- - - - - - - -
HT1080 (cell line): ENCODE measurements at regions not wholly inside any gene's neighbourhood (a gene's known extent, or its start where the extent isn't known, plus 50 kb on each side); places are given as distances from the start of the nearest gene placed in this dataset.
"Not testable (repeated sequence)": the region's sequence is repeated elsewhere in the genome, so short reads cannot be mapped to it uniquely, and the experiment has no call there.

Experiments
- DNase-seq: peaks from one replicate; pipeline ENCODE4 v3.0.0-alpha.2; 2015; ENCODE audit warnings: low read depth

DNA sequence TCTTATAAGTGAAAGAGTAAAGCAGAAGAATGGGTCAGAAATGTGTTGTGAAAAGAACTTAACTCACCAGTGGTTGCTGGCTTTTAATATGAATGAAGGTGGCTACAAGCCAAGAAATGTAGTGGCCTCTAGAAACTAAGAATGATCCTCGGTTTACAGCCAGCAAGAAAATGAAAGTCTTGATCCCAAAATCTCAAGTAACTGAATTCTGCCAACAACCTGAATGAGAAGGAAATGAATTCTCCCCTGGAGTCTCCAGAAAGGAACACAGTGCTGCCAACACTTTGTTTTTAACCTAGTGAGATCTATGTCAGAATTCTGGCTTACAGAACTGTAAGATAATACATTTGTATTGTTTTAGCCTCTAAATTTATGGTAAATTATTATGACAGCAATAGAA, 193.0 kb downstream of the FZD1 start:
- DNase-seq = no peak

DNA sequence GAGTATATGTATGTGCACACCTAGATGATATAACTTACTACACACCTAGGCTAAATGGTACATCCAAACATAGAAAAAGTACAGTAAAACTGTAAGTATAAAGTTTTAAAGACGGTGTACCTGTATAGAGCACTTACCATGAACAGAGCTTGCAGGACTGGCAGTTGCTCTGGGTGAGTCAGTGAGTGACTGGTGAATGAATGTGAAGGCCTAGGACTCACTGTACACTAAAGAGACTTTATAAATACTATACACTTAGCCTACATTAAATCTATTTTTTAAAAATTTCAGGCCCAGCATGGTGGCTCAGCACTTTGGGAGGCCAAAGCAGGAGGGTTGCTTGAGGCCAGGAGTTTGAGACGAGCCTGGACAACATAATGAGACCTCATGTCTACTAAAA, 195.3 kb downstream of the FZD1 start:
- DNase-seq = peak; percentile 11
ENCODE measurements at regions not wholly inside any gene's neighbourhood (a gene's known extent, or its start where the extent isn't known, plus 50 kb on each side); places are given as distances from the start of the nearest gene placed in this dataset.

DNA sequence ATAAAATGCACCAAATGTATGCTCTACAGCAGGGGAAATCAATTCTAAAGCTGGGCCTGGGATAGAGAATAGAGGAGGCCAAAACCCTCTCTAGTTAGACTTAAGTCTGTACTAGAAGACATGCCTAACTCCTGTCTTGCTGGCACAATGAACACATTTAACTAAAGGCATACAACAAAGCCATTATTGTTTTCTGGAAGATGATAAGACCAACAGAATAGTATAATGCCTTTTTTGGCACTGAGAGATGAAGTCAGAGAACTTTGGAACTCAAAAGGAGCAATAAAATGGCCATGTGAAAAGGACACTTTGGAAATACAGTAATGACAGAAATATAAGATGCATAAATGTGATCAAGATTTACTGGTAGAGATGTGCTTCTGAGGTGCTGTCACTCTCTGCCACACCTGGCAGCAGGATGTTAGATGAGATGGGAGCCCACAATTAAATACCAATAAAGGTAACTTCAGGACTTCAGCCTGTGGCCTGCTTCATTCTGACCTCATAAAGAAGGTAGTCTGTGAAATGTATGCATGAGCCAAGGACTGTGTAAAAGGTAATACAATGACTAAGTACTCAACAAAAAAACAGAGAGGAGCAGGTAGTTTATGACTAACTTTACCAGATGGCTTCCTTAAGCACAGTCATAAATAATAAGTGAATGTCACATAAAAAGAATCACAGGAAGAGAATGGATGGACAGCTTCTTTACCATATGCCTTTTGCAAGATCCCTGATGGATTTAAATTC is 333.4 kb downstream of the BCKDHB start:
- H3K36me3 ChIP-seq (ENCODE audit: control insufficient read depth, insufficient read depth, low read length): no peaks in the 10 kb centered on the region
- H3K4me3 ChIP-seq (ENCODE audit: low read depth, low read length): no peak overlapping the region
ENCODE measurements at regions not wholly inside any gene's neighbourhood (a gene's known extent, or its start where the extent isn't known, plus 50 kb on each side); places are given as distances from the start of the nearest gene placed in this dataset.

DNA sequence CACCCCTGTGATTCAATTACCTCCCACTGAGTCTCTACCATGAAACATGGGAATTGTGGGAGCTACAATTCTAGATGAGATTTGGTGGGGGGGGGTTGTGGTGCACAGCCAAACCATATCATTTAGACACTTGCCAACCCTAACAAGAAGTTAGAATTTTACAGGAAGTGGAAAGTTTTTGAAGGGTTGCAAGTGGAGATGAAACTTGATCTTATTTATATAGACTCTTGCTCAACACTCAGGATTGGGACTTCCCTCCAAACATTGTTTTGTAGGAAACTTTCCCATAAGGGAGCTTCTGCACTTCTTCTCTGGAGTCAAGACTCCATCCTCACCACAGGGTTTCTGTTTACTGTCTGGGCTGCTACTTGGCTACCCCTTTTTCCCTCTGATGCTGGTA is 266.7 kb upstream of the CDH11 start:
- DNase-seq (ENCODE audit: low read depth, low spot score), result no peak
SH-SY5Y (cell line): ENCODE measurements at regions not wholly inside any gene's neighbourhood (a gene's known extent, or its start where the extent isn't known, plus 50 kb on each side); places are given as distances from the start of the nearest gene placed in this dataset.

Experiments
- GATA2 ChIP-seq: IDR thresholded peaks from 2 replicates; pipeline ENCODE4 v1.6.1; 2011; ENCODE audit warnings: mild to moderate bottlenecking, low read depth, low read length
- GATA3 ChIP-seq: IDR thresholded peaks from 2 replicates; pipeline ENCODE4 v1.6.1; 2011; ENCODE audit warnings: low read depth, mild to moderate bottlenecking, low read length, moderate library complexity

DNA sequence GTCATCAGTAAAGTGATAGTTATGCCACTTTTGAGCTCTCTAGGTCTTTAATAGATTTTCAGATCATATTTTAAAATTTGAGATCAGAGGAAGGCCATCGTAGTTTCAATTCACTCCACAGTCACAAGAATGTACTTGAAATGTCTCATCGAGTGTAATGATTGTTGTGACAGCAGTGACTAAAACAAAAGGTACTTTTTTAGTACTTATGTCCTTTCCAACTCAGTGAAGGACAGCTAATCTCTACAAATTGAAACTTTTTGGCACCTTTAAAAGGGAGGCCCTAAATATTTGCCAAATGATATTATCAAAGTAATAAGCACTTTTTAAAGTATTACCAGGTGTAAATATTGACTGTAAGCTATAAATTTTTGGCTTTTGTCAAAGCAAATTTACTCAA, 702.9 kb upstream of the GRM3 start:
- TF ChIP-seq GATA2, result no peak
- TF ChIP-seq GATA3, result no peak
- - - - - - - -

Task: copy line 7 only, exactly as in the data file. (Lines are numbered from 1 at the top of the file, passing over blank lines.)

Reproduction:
DNA sequence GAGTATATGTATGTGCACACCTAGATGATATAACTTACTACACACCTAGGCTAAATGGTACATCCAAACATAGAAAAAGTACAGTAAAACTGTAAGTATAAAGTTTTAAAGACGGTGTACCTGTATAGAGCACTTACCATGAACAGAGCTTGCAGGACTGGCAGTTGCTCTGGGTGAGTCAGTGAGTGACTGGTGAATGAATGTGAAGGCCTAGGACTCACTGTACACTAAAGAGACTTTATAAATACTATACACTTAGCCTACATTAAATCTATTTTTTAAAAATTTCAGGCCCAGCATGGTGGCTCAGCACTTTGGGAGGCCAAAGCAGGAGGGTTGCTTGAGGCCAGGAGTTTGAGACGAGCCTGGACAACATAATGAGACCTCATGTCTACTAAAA, 195.3 kb downstream of the FZD1 start: